desks school stock classroom

Advocate file photo of school desks.

This summer, millions of newly graduated high school seniors are anxiously awaiting the next chapter of their lives when they enter higher education institutions across the country. College acceptances and graduations have become a pillar of the American dream, with a college degree ensuring a stable career and a well-paying job. Unfortunately, we have reached a point where this is no longer true at all post-secondary schools.

Marketing by colleges sometimes provide false hope that the gateway to financial security is through their institution. Yet, many of these federally funded institutions fail on basic metrics of success — graduation rates, post-college earnings, and ability to pay off student debt.

Why are failing institutions still receiving money from taxpayers? Simply put, there is a lack of accountability in our higher education system. There are no policy guardrails that encourage or compel these institutions to focus on graduation rates, postgraduate earnings, and employment. Combined with the lack of transparency, this has contributed to the issue that failing institutions continue to receive federal dollars, while the students are left behind.

This year, Congress has the opportunity to reauthorize the Higher Education Act. There are no thresholds tied to metrics like graduation rates and other factors that prevent bad actors from receiving accreditation and taxpayer dollars. Taxpayers should know where their money is going. The Higher Education Act would provide oversight and would ensure universities meet certain levels of success to receive federal funding. A recent study shows that nearly 9 in 10 voters believe that institutions can do more to promote the success of their students. The same study reveals a clear solution: strong federal guardrails for higher education.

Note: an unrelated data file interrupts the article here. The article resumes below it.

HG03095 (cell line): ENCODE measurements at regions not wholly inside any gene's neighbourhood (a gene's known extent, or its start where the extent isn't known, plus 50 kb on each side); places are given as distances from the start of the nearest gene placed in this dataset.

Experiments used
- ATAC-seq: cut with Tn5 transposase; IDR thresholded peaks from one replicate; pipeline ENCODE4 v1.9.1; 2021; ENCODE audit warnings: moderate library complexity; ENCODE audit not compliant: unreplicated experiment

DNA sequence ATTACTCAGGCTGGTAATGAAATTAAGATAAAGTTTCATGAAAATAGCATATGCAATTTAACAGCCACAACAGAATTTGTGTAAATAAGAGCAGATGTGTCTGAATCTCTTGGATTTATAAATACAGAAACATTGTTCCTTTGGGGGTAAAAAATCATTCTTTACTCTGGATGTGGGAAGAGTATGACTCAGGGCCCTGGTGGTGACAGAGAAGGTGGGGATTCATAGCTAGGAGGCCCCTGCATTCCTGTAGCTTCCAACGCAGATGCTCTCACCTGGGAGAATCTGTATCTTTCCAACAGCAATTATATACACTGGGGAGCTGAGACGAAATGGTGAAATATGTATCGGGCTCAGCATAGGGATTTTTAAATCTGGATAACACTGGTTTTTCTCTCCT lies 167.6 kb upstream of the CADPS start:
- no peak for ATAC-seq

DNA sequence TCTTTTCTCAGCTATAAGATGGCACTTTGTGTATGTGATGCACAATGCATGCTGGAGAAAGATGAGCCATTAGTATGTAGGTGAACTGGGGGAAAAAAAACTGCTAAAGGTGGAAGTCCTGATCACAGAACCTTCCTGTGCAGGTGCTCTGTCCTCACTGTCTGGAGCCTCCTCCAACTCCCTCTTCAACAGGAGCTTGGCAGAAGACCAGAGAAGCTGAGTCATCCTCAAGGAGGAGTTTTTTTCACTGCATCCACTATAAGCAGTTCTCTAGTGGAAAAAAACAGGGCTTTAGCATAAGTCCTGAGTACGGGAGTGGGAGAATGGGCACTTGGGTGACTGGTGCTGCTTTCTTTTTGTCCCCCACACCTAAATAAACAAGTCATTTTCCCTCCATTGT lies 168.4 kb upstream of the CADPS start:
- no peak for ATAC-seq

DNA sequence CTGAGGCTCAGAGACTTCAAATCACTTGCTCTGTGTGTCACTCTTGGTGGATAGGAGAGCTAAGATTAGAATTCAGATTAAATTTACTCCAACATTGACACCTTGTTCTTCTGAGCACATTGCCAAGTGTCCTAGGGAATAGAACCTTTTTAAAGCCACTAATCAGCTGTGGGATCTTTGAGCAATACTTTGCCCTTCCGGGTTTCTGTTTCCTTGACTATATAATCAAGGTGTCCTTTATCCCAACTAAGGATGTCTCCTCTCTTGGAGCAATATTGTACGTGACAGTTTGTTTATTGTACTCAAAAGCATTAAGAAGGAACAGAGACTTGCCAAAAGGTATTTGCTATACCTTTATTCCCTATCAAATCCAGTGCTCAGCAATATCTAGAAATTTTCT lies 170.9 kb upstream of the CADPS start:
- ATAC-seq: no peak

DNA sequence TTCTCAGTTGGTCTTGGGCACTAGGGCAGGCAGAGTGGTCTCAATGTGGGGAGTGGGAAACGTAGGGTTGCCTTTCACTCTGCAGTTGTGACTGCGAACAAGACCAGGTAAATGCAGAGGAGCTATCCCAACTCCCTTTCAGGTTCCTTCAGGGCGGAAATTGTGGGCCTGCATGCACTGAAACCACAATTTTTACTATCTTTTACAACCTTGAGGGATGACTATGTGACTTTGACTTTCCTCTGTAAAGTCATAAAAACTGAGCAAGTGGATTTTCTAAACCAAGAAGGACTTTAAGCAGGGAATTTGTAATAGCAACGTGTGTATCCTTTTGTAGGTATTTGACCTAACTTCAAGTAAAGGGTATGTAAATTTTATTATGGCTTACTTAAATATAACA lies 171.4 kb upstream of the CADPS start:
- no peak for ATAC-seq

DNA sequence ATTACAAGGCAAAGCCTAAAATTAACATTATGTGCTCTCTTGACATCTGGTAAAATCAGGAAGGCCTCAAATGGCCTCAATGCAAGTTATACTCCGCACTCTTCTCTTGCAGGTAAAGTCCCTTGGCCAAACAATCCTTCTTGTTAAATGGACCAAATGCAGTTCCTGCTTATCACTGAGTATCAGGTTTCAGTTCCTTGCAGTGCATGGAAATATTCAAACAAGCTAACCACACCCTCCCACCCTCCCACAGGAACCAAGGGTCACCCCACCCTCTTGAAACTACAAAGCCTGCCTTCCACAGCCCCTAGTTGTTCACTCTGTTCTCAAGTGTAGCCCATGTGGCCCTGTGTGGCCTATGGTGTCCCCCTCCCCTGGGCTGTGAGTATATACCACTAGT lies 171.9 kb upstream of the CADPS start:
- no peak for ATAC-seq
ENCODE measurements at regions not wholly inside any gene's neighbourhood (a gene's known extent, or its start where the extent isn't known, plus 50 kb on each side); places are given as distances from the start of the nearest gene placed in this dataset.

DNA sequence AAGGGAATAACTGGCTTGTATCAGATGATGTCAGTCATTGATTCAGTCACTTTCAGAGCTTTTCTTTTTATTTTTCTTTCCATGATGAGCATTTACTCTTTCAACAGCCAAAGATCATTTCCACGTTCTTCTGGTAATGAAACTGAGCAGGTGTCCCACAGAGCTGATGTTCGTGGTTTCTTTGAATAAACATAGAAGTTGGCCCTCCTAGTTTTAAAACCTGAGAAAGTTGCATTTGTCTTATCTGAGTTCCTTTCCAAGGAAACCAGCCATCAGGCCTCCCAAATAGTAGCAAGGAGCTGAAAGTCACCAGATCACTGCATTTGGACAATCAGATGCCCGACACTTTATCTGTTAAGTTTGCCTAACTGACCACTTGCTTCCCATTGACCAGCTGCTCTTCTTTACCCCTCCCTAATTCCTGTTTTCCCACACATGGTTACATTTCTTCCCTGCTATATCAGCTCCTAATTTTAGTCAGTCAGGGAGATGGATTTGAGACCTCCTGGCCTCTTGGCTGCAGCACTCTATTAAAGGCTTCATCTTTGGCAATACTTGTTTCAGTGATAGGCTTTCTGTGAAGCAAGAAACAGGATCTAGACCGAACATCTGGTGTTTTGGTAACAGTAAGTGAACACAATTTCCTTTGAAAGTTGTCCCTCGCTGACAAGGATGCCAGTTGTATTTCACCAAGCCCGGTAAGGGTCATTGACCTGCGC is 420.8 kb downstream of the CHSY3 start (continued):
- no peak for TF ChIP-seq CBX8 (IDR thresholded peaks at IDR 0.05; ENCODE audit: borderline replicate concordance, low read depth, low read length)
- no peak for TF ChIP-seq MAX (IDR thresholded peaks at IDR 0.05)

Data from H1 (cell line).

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In Louisiana, an average first-time, full-time student attending a four-year institution has an average completion rate of 49%. Meanwhile, 80% of schools in Louisiana do not have half or more of their first-time, full-time students graduating within six years. Even more, 52% of Louisiana’s students earn less than $25,000 a year, six years after enrollment. Not only is this trend unacceptable, it is unsustainable.

Without effective oversight, these institutions and bad actors can keep receiving federal money without producing any deliverables. The lapse of accountability is hurting middle- and low-income families the most. Eighty-five percent of schools in Louisiana fail to graduate half or more Pell Grant recipient students within six years.

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If we really want to prioritize student success and ensure that our taxpayer dollars are used effectively, we need to support these reforms during the reauthorization of the Higher Education Act. I ask U.S. Sens. Bill Cassidy, John Kennedy and our House members to focus on this issue and ensure the American dream of higher education is living up to those expectations.

Rachel Howard

chair, Louisiana College Republicans